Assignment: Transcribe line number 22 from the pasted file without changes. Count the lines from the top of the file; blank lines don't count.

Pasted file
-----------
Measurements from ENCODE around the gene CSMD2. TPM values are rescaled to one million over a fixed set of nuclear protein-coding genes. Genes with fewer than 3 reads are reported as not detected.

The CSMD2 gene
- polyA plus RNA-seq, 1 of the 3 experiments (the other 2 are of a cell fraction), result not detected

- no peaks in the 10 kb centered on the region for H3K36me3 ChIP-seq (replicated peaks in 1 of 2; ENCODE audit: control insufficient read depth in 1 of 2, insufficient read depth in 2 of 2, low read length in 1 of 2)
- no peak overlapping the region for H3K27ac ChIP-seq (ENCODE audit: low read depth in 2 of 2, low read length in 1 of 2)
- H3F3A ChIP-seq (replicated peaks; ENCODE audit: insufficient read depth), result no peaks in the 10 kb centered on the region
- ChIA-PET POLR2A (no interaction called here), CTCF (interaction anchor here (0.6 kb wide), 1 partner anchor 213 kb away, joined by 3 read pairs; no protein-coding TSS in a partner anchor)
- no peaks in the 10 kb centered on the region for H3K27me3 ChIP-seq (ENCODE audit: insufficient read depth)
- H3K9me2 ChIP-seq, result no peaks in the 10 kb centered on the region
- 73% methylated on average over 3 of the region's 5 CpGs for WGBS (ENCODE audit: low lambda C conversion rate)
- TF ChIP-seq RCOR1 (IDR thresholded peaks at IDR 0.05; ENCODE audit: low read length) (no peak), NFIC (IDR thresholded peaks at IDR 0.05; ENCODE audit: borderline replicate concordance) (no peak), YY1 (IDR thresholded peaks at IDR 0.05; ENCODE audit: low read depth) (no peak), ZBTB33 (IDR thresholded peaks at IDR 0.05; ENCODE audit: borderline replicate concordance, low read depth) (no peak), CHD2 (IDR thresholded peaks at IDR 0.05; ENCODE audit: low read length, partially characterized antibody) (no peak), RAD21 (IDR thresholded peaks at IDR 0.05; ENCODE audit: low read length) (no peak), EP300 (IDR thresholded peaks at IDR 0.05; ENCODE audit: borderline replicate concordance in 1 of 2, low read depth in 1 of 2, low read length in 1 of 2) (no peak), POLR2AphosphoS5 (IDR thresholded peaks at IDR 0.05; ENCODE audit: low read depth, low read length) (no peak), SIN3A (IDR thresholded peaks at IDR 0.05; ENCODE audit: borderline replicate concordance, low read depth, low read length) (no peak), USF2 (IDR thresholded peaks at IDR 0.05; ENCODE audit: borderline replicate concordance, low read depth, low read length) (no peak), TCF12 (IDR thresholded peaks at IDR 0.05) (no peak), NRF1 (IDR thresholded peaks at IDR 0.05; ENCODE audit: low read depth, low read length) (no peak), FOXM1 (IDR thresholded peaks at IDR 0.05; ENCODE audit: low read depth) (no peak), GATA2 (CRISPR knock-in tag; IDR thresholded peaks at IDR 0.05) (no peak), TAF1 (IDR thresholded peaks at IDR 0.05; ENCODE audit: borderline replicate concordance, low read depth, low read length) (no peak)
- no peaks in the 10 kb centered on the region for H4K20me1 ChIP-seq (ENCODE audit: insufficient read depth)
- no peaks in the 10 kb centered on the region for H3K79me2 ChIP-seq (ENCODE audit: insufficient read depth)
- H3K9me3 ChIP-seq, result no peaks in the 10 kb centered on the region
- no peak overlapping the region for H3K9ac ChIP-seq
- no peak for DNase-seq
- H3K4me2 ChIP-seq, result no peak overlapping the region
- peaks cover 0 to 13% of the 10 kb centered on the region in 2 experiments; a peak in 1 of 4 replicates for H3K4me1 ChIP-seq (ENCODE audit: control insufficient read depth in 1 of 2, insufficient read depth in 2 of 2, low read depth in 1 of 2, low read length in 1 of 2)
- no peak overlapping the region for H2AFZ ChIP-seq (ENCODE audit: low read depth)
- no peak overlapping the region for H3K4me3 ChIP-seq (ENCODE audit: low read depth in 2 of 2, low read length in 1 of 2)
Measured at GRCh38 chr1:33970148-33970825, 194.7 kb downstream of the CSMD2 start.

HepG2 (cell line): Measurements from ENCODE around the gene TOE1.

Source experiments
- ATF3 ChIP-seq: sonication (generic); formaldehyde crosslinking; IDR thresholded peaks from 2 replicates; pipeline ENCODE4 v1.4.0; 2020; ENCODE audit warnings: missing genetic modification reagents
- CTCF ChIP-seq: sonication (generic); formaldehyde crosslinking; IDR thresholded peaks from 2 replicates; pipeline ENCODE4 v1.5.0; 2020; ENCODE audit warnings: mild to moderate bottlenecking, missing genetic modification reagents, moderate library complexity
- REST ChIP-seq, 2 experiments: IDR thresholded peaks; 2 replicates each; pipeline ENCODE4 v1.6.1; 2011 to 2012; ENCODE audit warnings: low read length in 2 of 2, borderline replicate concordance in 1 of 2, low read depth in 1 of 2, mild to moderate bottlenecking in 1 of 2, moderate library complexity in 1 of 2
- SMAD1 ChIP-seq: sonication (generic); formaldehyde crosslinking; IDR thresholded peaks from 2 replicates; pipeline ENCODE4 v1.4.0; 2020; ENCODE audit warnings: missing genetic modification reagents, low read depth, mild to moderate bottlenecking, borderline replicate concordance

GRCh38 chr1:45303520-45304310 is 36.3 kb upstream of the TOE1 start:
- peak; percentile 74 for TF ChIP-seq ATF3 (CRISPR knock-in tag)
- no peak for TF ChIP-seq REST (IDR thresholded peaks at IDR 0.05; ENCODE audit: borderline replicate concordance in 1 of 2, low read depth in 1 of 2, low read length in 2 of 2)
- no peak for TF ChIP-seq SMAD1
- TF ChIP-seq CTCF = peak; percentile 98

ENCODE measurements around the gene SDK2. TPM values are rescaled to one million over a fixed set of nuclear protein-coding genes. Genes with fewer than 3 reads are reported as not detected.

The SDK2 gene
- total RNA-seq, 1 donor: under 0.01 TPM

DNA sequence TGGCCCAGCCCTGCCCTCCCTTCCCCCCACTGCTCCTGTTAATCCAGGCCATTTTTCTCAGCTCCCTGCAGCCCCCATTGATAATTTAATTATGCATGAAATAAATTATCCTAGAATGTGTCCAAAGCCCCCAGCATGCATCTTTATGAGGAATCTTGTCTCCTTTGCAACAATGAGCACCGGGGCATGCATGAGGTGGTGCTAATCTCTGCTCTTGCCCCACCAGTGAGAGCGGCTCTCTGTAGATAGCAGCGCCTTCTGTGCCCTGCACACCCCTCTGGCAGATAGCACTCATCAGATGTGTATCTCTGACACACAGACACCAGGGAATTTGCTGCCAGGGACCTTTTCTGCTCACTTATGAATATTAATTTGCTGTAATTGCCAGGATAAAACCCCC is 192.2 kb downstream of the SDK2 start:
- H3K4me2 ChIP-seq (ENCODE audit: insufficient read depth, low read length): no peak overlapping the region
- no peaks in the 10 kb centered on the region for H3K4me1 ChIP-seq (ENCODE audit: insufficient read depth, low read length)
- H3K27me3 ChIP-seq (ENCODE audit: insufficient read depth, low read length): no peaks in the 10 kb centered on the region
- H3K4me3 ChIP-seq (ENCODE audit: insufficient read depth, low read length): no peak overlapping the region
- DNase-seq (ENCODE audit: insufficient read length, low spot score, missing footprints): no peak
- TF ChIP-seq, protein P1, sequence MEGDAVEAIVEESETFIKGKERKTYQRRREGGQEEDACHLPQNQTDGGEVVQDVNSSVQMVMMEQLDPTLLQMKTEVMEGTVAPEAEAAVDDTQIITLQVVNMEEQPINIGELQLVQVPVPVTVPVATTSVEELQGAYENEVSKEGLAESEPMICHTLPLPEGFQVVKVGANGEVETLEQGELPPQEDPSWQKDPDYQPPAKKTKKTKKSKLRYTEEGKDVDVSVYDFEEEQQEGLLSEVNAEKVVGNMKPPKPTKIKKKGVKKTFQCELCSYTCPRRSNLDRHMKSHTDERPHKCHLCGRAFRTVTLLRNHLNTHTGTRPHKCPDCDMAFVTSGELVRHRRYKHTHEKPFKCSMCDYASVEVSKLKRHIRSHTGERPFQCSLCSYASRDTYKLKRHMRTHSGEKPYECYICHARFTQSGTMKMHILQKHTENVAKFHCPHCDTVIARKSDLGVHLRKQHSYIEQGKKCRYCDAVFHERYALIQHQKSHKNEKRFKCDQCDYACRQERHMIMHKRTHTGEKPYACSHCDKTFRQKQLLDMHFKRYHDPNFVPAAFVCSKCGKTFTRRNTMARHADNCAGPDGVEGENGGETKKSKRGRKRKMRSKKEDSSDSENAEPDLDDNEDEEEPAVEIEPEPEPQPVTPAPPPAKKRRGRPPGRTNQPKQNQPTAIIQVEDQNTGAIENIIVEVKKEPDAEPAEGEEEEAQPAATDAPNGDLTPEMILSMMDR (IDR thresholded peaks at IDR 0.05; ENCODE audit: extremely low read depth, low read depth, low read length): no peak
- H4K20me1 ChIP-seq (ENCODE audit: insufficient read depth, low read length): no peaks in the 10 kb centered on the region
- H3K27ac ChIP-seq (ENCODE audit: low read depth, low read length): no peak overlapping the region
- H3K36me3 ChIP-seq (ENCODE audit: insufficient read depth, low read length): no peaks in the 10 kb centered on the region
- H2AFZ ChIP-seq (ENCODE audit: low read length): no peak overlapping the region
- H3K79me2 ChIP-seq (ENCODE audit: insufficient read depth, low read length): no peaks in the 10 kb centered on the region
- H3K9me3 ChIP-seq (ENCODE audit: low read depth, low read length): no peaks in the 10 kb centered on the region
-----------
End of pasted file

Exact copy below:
HepG2 (cell line): Measurements from ENCODE around the gene TOE1.